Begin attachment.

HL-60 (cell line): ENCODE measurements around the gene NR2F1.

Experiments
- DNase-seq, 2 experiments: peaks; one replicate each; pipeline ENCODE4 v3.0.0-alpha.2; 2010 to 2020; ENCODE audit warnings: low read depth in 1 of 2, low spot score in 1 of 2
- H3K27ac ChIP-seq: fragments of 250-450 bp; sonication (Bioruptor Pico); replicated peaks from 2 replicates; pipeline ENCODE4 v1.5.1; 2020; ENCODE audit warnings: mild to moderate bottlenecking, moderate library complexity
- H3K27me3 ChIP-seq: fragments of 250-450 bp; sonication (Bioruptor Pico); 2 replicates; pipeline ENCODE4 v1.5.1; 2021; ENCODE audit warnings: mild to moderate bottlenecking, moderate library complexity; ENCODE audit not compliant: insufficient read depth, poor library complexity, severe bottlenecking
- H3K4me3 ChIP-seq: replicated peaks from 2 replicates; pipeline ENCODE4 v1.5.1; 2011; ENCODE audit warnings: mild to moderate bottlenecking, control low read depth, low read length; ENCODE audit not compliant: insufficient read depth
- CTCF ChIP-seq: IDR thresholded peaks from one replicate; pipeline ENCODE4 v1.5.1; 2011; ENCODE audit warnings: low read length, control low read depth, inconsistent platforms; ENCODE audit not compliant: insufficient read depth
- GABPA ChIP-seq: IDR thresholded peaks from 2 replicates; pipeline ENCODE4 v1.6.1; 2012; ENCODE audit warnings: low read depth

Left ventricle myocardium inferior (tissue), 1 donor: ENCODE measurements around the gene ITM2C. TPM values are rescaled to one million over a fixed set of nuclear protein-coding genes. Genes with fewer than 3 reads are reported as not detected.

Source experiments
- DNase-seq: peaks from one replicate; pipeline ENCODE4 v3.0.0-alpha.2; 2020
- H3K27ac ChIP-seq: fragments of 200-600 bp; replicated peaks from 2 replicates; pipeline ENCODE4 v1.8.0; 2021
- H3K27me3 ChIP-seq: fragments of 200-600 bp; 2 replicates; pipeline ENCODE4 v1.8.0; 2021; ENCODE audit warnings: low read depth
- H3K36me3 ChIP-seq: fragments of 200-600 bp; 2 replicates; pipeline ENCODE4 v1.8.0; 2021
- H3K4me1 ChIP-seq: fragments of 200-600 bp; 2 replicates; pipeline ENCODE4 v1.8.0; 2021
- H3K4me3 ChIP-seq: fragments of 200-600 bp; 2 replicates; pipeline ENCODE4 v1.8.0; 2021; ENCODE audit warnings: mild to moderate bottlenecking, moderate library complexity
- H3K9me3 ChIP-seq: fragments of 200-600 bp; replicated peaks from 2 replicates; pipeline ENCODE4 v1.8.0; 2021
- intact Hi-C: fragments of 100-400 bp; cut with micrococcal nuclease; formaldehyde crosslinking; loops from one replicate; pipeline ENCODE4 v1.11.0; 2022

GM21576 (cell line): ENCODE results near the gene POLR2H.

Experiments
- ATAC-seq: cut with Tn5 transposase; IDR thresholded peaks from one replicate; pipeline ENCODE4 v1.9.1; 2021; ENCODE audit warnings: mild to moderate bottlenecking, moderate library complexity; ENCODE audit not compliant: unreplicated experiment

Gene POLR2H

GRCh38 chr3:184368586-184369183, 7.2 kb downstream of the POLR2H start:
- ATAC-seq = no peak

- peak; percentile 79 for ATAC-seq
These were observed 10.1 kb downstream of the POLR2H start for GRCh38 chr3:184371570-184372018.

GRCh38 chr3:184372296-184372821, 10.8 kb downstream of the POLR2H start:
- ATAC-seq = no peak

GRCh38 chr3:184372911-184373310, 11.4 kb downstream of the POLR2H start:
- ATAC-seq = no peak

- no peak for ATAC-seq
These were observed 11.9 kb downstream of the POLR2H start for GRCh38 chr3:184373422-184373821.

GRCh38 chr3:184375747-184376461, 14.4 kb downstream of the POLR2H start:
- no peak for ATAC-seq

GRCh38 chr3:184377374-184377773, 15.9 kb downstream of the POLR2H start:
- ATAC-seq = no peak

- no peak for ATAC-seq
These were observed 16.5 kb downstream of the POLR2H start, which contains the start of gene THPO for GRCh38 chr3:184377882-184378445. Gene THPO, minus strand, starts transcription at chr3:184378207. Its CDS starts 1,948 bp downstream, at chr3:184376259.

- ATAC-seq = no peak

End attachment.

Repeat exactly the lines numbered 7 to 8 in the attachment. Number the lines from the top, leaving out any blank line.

- CTCF ChIP-seq: IDR thresholded peaks from one replicate; pipeline ENCODE4 v1.5.1; 2011; ENCODE audit warnings: low read length, control low read depth, inconsistent platforms; ENCODE audit not compliant: insufficient read depth
- GABPA ChIP-seq: IDR thresholded peaks from 2 replicates; pipeline ENCODE4 v1.6.1; 2012; ENCODE audit warnings: low read depth